Archived Story

A few words about ‘banned’ words

Published 10:50pm Wednesday, January 9, 2013

By Kermit Hobbs

There’s one thing I look forward to each year, right after the New Year’s holiday.

I’m not talking about cleaning up the decorations and getting things around the house back to normal, which I also enjoy. I’m talking about the kick I get out of reading the annual list, published by Michigan’s Lake Superior State University, of words they feel should be banned from the English language.

It makes me feel a little bit of pride when I read that people, whom I consider to be “intellectuals,” feel the same way I do about some words.

This year’s list included some I thought were right on target.

“Kick the can down the road” is not a word, of course; it’s a metaphor. But it’s one that I find particularly obnoxious. I’m not sure who coined the phrase, but the first time I heard it, President Obama was speaking about Congress’ inability to agree on a budget. When he first used the phrase, I didn’t know what he meant. I had to listen a few more seconds and put it into context to get its meaning. It means putting off making an important decision until a later time.

At any rate, it seems that politicians, in particular, have adopted the phrase and have been “kicking the can down the road” ever since. Maybe the reason I find this phrase so irritating is that I so dislike what it stands for.

The term “fiscal cliff” has also become an annoyance to me, but I have to admit the term has served a reasonable function. Whenever it has been used, most of its listeners understood that it described the economic situation we faced as we approached the end of the year 2012. I genuinely hope that since we have passed that point on the calendar, the term “Fiscal Cliff” can be filed away with other obsolete terms.

There are some words on the list that I don’t feel should be there. One I regretted seeing was the word “passion.” I think “passion” and “passionate” are perfectly legitimate words. Furthermore, they describe positive qualities in people. I think it is a good thing for people to have a strong commitment toward something — anything — that motivates and drives them to action. Indeed, I sometimes think we need more of it. At the risk of sounding ridiculous, I like to think I am “passionate” about proper use of the English language.

The problem with “passion” is that the word has been overused. Maybe some people have so little motivation that anything that strikes their fancy is considered a passion. I don’t know. In any case, it’s the user’s fault, not the word’s fault.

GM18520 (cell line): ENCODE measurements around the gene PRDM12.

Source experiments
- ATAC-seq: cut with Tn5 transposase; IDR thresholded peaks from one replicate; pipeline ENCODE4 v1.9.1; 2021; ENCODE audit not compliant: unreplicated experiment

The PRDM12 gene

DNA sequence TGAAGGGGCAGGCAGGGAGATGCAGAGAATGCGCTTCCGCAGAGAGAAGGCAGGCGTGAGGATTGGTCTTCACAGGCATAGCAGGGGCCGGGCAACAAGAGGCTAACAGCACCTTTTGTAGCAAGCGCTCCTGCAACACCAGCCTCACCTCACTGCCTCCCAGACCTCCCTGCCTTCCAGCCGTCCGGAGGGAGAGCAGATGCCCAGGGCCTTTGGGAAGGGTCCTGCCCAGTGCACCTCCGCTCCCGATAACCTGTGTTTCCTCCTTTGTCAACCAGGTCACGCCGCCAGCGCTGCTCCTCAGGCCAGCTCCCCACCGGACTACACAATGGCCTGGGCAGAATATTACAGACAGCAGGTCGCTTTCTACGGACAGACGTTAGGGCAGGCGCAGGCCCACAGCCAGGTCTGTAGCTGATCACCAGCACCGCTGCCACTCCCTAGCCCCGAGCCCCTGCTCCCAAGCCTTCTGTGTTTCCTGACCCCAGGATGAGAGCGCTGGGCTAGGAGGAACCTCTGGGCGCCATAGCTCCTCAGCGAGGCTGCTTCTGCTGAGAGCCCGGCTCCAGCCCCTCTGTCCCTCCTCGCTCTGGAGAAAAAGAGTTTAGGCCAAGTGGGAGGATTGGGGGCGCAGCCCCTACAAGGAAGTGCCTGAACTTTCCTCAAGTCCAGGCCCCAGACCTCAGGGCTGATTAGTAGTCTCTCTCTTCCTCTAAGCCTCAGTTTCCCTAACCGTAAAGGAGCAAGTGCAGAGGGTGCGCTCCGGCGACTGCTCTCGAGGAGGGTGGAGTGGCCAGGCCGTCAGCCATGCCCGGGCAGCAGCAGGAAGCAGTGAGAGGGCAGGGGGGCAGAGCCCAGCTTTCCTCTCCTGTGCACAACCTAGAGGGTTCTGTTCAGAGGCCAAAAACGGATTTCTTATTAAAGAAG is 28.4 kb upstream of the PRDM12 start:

Speaking of overused words, my all-time favorite was at the top of last year’s list. It’s the word Amazing. If you ever have your TV tuned to a talk show, you won’t have to wait long for one of the people to tell you that something is amazing. If Martha Stewart is on there, she’s going to tell you how amazing her recipe is going to be. I even heard a guest on one of the shows tell the host that she and her fiancé were planning an “amazing” honeymoon.

Now let me get this straight. According to my dictionary, the word “amaze” means to overwhelm or surprise someone. If it hasn’t happened yet and the person who is amazed is the one who is planning it, how can they be amazed? I wish the Lake Superior State University’s banned list had some teeth in it.

There is one more observation I’d make about this year’s list. I confess that I had never heard of the term “YOLO.” I correctly guessed that it was an acronym for some texting phrase, but I don’t text enough to be fluent in such abbreviations. I later learned that YOLO meant, “You only live once.” I don’t feel so bad about not knowing that one. I’m learning, though.

BTW, I just recently got my first smart phone. I have to say that I’ve been missing a lot. I’ve been amaz… Well, I’ve been very impressed at how much I’m learning from it.

O. Kermit Hobbs Jr. is an accomplished Suffolk historian and businessman. Email him at khobbs5@aol.com.

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